Class of 2017—a work in progress
The class of 2017 (entering in September 2015) recently completed their first semester—a daunting one for most of them. Heavy coursework with high expectations, many tests, new classmates, adjusting to a big and often unfamiliar city and university, and having to adapt to new approaches to learning are just some of the challenges they have had to face.

At one point in the semester, a group of students were reflecting collectively with their mentor. They grappled with the realization that some students have tightly held assumptions. As one example: Upon returning from her first clinical placement, one student talked about how she was amazed that a hospital would discharge a 90-year-old woman home alone to her downtown Toronto apartment. The student’s willingness to share her surprise opened up some broad-ranging conversations about patient-centred care, the right to autonomy, independence and empowerment, and the values that we might hold about “old people.”

As this group began its second term and the students reflected back on their first months together, two major themes became evident. The first related to the small-group format. At the beginning of the course, most students were unfamiliar with small-group learning—a method of learning used throughout the program—and struggled to work collaboratively within groups of eight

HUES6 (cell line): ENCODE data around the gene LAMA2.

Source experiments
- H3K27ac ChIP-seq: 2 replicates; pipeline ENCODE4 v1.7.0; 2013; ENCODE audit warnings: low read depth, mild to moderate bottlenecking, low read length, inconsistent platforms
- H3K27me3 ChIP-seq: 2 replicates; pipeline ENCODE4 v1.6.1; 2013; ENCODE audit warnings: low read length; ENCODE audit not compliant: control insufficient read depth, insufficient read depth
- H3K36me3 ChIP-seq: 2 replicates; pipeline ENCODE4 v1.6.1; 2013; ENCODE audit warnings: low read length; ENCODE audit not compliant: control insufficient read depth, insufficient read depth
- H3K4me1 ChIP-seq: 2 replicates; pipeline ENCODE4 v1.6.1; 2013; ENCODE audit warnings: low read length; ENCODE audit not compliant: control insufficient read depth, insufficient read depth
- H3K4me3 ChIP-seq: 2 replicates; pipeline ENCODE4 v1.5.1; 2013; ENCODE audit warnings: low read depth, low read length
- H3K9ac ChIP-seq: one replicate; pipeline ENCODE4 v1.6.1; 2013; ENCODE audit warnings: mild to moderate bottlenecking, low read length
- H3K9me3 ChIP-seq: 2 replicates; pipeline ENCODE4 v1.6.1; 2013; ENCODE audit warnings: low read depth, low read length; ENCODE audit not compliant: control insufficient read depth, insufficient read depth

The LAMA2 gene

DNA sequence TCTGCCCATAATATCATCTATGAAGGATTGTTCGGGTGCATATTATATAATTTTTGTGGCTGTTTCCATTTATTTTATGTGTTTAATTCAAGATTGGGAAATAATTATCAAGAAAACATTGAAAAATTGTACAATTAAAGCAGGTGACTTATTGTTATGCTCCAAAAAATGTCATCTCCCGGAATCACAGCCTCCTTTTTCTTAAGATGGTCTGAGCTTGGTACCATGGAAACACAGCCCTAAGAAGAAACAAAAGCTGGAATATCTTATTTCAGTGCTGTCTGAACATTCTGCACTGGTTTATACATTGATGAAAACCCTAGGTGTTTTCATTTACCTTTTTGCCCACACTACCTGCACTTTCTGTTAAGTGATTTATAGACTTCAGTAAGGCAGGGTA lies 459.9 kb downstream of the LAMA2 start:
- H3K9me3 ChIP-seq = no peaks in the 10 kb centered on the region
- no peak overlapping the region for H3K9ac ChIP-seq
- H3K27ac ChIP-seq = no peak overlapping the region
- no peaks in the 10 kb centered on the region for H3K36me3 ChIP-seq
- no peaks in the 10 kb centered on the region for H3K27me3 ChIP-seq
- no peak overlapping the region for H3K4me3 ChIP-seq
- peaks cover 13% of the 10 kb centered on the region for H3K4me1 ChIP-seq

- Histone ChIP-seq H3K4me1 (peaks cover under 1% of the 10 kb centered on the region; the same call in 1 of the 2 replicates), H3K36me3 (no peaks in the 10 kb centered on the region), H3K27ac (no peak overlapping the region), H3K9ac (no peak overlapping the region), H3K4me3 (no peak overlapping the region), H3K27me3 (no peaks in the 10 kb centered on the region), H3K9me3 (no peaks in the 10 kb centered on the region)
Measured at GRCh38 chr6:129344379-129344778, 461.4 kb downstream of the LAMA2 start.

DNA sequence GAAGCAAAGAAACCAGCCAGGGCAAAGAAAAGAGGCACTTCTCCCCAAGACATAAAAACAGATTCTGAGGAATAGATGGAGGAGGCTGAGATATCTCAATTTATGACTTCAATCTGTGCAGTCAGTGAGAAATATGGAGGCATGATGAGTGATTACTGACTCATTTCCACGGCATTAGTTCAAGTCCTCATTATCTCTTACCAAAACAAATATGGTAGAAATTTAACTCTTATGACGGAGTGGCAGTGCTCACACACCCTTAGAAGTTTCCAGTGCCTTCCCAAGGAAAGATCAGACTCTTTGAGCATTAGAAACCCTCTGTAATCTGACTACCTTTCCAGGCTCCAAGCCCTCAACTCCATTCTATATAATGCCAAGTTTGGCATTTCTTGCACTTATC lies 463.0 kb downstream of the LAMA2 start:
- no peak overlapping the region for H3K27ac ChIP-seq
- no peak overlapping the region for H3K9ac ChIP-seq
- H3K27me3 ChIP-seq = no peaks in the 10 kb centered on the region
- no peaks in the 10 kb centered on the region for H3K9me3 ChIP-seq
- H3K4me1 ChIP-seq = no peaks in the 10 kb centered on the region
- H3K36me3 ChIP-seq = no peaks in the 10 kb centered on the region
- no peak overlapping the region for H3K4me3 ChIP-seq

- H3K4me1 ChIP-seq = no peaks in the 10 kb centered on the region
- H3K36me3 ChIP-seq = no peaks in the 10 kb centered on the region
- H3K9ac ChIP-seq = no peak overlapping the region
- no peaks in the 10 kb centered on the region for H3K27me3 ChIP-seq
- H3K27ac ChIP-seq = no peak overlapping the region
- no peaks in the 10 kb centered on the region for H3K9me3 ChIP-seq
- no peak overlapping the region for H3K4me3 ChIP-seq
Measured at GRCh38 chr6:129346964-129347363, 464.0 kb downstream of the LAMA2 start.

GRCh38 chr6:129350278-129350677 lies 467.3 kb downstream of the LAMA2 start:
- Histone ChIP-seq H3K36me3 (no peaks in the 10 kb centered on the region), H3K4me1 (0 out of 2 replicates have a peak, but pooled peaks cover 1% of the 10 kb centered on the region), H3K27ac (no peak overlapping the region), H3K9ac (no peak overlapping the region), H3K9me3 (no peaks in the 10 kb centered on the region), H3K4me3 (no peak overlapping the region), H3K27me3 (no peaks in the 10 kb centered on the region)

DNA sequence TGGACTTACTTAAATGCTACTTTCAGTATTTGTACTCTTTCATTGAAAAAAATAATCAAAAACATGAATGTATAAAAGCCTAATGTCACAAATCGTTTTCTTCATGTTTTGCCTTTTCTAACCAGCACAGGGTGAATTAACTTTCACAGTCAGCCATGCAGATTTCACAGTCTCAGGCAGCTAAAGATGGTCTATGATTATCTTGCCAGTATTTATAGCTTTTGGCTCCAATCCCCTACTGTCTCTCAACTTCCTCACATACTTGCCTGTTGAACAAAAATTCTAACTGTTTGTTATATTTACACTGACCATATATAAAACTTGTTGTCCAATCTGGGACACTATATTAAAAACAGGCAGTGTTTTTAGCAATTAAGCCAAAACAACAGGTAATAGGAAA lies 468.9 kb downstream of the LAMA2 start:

or nine to produce the desired results.

rccm_occupational2The second major theme related to presenting and the anxiety it generated in several students. In order to increase their comfort level, students committed to using the mentoring meetings as a safe place to speak up and take responsibility to direct the content. Group members have committed to giving and receiving feedback about their presentation performances—key skills for OTs as interprofessional team members and competent practising therapists. As you can see from the picture on the previous page, these students are very excited about their journey to become top-notch OTs.

A core experience
The mentor groups have been a core part of the University of Toronto OT program for many years now. While some of the details have changed, the fundamental experience has not—working with a mentor and a small group of peers, students learn about the power of collegial, reflective and challenging discussion to develop innovative practice.

We extend our thanks to the current and past co-instructors:
Anne Fourt, Sylvia Langlois, Barry Trentham and Susan Farrow, and to Melissa Paniccia, the current teaching assistant, all of whom have contributed to developing the course structure. Thanks also to Batoul Sayad Ahmed and David Guo, and Mentor Group 5, for their contributions to this article. 

Liz Mullan, BSc OT, Reg (Ont) Adjunct Lecturer, and Lynn Cockburn, PhD, MEd, MSPH, OT Reg (Ont), Assistant Professor, Department of Occupational Science and Occupational Therapy, University of Toronto.